ILSI Europe issues new guidance on analysing packaging migrants

By Nikki Hancocks

- Last updated on GMT

getty | funfunphoto
getty | funfunphoto

Related tags Regulation

The ILSI Europe Packaging Materials Task Force has released this week a new guidance document on the existing approaches for analysing Non-Intentionally Added Substances (NIAS) from different food contact materials (FCMs).

International Life Sciences Institute (ILSI) Europe’s “Black & White” reports are a series of science-based guidance documents for the food and beverage industry.

This newly published report gives an introduction to analysing Non-Intentionally Added Substances (NIAS) that are present in a food contact material (FCM) and can migrate in the food but have not been added for a technical reason during the production process.

The report highlights various FCMs and their unique requirements for analysis of migrants (IAS or NIAS).

It presents background information on different test conditions for the different FCMs and why the standard tests used for plastics outlined in the Commission Regulation (EU) (No 10/2011) are inappropriate in some instances for many non-harmonised FCMs.

It also gives an overview of the various analytical techniques available, along with their strengths and weaknesses, as no single technique will detect all NIAS or absolutely quantify all of them. It outlines the importance of sampling, with do’s and don’t's.

Finally, it includes a proposal for communicating along the supply chain, which gains more importance with the stated intention of the European Commission (DG Sante) to request details of detected NIAS to be passed to the end user of the article.

The overview provides an introduction for non-dedicated analysts willing to understand different potential analytical techniques and the interpretation and relevance of their results. It may also be of interest to risk managers who need to assess the safety of FCMs where differing results may cause issues.


In 2019, as part of its ongoing support to research on FCMs, the ILSI Europe Packaging Materials Task Force kicked-off an expert group which aimed to provide best practices for identifying and quantifying unknown migrants from FCMs, with widely differing characteristics.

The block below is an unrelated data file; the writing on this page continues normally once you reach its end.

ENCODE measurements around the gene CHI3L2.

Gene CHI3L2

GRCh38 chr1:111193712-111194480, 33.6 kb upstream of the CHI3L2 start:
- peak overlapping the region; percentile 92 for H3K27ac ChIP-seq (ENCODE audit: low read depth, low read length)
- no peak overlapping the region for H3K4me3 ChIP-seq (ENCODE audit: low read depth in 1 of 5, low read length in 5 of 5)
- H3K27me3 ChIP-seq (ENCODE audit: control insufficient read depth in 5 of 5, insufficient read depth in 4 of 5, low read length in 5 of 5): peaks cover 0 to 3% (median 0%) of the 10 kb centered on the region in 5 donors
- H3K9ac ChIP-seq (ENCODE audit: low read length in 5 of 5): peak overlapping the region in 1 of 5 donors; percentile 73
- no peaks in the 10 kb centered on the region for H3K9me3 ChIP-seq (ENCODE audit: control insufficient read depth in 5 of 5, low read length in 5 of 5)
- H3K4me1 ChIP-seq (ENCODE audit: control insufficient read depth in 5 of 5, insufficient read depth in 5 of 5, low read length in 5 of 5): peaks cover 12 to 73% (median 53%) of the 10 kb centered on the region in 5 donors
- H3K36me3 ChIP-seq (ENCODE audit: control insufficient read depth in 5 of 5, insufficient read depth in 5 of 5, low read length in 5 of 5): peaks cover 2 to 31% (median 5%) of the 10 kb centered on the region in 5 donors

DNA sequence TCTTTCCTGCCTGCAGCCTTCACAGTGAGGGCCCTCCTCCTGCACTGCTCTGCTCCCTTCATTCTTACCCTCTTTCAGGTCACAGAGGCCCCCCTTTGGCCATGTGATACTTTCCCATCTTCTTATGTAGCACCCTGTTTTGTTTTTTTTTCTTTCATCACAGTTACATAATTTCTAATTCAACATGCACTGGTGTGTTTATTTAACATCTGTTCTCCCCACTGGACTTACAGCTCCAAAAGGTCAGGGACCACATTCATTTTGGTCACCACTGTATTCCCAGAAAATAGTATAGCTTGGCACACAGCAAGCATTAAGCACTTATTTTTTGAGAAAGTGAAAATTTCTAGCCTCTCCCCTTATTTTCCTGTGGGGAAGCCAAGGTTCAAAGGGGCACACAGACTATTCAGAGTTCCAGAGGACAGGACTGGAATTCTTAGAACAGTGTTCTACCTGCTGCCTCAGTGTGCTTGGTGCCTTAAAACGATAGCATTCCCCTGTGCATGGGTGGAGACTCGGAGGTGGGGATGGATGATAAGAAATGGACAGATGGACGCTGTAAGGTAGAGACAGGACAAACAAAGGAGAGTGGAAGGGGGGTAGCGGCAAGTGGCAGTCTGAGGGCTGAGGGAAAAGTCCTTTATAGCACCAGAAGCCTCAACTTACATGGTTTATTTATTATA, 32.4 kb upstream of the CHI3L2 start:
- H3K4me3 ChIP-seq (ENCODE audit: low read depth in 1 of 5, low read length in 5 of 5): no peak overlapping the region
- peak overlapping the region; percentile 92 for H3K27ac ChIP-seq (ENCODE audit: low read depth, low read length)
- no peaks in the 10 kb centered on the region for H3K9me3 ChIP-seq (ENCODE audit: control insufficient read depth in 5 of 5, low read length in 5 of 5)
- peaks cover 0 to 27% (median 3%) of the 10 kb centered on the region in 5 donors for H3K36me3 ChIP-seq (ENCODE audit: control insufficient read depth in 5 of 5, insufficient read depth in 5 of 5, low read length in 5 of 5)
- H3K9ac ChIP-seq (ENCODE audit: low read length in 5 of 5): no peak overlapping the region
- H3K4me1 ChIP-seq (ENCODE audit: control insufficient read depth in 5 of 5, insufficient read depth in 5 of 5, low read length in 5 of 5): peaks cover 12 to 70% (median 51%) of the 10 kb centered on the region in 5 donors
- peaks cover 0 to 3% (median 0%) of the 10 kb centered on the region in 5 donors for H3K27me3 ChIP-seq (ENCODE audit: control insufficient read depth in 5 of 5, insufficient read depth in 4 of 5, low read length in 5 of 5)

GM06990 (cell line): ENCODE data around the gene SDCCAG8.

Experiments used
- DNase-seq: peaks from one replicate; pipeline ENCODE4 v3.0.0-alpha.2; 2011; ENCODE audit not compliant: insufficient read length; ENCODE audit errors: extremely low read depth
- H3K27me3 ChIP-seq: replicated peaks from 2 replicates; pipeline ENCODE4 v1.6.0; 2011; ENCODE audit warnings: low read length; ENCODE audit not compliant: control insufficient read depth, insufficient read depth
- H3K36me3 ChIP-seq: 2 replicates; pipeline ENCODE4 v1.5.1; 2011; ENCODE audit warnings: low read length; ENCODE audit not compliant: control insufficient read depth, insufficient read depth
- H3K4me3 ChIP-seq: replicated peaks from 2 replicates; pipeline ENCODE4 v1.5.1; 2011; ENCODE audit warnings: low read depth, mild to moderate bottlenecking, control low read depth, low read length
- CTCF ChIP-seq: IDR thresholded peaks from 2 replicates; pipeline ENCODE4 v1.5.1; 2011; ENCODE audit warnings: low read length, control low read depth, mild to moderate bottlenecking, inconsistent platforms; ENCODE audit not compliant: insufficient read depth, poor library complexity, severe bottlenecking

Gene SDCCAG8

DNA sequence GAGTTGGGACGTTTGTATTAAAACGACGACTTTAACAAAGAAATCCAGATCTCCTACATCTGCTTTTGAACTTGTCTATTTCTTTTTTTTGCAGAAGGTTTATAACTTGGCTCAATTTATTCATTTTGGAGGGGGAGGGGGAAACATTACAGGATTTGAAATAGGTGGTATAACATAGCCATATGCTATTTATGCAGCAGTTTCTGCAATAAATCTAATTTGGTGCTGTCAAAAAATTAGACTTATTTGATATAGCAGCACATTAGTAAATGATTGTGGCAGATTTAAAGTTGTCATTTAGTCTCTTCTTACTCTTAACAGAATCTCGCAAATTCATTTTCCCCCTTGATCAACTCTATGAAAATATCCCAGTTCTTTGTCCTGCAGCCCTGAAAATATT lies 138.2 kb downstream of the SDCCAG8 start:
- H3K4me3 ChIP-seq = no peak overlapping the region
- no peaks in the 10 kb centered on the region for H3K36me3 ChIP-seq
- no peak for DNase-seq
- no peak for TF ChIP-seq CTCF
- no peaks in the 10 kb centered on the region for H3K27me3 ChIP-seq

The activities of this expert group included sampling and sample preparation, a review of current analytical methods and a publication on how to report, use and interpret results.

The final document aimed to provide a critique on commonly and not so commonly used analytical techniques.

The areas covered were wide ranging, appealing to readers with varying understanding of the approaches to analyse Non-Intentionally Added Substances (NIAS).

In 2021, the expert group decided to prepare two documents, the first being a detailed, high level review paper: "Guidance in selecting analytical techniques for identification and quantification of non-intentionally added substances (NIAS) in food contact materials (FCMS)​".

This new, more general report, addressed to people interested in the field but with less expertise, named “Overview of Approaches for Analysing NIAS from different FCMs” is now available from ILSI Europe’s website​. 
The experts who contributed to this report include leaders in industry and research: Oldring Peter (Sherwin Williams), Faust Birgit (Dow Europe), Gude Thomas (Swiss Quality Testing Services), Lesueur Céline (Danone Nutricia Research), Simat Thomas (Technical University of Dresden), Stoermer Angela (Fraunhofer IVV), Van Hoek Els (Sciensano), and Nerin Cristina (University of Zaragoza). 


Founded in 1986, the European branch of the International Life Sciences Institute (ILSI Europe) fosters collaboration among the best scientists from industry, academia and the public sector to provide evidence-based scientific consensus in the areas of nutrition, food safety, consumerbehaviour and sustainability. ILSI Europe aims to build multi-stakeholder science-based solutions for a sustainable and healthier world.To deliver science of the highest quality and integrity, scientists collaborate and share their unique expertise in expert groups, workshops, symposia and resulting publications.

Related topics Regulation & Policy

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